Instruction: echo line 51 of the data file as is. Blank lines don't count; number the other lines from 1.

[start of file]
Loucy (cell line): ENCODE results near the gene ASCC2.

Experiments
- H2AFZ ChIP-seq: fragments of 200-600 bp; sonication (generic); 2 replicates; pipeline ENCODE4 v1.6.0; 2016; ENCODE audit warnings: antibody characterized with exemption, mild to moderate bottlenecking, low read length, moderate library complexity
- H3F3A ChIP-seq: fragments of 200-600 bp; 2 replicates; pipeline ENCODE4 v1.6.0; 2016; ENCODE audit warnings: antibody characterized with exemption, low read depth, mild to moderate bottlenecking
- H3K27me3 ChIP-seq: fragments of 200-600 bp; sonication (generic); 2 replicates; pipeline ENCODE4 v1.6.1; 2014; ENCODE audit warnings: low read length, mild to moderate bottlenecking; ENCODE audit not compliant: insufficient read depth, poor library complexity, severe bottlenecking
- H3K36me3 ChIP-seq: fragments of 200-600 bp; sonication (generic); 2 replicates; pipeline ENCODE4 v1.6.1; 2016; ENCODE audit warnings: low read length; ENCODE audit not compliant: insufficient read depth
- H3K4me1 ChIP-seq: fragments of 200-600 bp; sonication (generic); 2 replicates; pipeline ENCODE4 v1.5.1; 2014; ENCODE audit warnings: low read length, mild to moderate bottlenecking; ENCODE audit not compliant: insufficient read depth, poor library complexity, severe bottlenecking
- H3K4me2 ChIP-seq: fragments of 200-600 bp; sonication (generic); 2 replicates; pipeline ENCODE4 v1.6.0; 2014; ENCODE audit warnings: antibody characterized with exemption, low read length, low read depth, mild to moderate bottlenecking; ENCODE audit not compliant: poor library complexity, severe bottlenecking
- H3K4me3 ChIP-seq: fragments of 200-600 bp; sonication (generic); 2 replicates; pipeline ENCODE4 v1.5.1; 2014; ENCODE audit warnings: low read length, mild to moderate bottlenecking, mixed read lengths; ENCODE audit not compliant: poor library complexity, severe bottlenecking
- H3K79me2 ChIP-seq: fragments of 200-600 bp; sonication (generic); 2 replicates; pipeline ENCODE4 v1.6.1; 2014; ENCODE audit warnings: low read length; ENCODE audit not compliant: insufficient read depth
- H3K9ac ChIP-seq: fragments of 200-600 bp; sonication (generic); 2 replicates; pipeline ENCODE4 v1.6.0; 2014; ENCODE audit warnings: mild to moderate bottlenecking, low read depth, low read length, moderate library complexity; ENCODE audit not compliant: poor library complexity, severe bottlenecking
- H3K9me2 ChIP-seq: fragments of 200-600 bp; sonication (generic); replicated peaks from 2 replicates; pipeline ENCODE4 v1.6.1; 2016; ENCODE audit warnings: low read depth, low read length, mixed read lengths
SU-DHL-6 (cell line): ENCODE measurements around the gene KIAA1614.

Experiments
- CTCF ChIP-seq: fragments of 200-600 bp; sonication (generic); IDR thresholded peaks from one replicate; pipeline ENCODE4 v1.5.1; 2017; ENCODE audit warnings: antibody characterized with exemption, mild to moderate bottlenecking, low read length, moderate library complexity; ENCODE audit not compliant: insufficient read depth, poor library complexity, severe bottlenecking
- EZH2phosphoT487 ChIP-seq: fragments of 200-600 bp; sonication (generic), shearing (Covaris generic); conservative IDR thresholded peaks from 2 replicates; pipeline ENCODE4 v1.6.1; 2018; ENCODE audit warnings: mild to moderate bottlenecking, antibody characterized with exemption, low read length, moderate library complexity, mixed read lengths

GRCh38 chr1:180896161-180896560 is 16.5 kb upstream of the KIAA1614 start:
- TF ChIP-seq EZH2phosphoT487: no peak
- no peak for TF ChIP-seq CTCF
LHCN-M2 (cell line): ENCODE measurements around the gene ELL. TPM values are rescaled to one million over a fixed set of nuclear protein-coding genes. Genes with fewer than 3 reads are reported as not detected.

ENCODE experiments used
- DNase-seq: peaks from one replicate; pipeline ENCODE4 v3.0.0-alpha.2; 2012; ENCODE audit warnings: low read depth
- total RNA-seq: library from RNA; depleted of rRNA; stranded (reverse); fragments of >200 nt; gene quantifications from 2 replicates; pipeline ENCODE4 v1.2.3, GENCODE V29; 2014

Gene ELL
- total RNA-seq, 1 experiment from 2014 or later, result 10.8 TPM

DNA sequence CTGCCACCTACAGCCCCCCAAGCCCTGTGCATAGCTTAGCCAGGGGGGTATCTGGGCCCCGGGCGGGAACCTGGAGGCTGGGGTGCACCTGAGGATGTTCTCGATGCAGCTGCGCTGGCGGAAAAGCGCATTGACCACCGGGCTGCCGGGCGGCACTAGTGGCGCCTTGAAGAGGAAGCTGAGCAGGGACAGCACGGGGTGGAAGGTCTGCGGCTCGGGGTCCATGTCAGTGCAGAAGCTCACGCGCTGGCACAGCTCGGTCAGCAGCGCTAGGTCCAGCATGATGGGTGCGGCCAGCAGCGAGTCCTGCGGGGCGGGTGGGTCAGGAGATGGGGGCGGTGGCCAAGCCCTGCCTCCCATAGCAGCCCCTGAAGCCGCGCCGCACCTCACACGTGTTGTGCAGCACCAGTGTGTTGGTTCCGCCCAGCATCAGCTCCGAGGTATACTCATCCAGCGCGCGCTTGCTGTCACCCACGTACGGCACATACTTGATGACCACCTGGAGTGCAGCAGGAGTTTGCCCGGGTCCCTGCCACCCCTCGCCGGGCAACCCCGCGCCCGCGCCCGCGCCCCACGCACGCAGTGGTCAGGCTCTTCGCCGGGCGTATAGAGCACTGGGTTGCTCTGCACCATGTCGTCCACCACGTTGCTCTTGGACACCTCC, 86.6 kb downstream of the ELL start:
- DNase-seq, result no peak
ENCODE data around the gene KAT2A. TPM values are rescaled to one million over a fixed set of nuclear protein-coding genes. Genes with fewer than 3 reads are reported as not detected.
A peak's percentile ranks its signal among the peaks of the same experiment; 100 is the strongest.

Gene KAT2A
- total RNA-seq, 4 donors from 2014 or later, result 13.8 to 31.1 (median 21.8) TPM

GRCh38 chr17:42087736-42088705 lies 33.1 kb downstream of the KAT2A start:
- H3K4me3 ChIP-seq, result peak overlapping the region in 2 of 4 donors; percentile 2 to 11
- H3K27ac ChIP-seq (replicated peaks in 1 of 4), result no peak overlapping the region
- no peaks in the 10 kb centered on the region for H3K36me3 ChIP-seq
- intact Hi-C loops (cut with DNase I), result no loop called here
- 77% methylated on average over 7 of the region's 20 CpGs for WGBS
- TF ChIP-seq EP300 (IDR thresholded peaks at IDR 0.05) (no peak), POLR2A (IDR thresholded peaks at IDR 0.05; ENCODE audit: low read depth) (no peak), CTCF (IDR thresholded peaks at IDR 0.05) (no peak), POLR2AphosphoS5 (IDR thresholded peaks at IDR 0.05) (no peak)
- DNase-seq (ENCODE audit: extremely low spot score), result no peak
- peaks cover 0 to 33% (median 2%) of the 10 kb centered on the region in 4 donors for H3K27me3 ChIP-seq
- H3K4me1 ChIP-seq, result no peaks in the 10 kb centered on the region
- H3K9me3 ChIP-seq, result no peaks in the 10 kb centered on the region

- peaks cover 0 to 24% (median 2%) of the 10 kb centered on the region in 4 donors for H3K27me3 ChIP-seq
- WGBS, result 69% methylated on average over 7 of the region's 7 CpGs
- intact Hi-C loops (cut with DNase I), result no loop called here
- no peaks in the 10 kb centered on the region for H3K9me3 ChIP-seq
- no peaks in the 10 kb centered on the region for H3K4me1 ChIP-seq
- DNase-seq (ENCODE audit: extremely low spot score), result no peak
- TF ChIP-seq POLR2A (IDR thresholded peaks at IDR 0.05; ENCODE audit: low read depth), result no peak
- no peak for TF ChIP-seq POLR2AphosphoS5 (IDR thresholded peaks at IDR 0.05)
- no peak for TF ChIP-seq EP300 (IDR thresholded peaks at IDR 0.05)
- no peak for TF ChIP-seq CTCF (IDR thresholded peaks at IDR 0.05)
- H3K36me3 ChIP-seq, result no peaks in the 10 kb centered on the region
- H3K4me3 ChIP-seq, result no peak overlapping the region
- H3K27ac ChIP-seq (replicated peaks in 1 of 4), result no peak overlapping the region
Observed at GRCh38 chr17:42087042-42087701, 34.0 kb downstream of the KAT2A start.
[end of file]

- no peak for TF ChIP-seq EP300 (IDR thresholded peaks at IDR 0.05)